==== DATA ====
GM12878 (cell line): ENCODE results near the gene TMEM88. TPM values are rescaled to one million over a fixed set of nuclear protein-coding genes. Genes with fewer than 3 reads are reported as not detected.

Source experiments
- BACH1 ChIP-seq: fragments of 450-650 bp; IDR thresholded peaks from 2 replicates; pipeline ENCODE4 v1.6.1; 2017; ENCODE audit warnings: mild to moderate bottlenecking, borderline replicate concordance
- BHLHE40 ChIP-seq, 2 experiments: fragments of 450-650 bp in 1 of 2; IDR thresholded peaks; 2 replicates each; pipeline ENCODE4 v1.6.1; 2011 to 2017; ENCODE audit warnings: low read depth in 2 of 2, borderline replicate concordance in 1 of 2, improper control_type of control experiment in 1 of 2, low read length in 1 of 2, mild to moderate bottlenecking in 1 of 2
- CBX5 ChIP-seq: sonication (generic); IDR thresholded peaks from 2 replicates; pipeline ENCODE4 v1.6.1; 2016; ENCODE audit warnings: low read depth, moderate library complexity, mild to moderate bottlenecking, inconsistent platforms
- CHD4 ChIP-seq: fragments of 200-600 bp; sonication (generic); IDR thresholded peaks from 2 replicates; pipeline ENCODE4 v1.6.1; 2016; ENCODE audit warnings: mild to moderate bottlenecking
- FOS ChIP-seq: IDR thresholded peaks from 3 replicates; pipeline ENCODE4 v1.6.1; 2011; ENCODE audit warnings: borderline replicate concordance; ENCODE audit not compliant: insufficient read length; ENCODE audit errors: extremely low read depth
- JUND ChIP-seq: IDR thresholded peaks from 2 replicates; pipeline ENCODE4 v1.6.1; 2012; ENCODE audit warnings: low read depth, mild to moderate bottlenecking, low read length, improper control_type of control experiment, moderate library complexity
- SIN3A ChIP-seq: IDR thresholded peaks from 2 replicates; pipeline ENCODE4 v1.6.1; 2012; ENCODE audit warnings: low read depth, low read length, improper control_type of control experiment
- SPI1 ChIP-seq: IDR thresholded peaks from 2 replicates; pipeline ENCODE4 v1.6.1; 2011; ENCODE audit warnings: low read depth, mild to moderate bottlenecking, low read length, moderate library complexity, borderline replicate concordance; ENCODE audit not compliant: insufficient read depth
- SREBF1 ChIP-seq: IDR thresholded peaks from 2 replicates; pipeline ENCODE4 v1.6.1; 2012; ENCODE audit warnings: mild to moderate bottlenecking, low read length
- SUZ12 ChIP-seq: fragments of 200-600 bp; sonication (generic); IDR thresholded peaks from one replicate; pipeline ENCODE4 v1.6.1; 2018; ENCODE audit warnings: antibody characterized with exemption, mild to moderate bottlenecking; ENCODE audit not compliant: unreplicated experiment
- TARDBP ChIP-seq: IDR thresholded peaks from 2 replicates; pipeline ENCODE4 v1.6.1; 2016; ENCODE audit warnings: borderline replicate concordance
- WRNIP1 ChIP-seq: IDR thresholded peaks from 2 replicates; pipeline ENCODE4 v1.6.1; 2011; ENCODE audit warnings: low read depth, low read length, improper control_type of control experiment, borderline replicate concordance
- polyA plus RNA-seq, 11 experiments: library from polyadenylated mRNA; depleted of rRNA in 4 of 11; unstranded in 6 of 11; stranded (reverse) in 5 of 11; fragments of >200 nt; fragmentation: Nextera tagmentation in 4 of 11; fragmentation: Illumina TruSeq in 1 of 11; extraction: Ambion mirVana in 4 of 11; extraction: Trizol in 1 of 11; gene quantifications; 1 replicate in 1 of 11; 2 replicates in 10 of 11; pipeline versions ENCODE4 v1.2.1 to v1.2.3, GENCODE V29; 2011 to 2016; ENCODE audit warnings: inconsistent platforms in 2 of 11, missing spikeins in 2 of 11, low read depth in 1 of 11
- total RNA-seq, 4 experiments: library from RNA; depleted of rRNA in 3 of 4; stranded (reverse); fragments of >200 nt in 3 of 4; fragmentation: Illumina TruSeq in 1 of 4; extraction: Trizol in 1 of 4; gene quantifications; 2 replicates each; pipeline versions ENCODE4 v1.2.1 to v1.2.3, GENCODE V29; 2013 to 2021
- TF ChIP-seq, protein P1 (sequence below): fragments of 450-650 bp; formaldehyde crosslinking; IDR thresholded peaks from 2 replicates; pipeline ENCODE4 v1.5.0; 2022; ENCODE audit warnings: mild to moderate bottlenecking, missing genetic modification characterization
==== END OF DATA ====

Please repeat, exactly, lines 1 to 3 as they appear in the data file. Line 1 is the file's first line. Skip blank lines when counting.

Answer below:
GM12878 (cell line): ENCODE results near the gene TMEM88. TPM values are rescaled to one million over a fixed set of nuclear protein-coding genes. Genes with fewer than 3 reads are reported as not detected.

Source experiments
- BACH1 ChIP-seq: fragments of 450-650 bp; IDR thresholded peaks from 2 replicates; pipeline ENCODE4 v1.6.1; 2017; ENCODE audit warnings: mild to moderate bottlenecking, borderline replicate concordance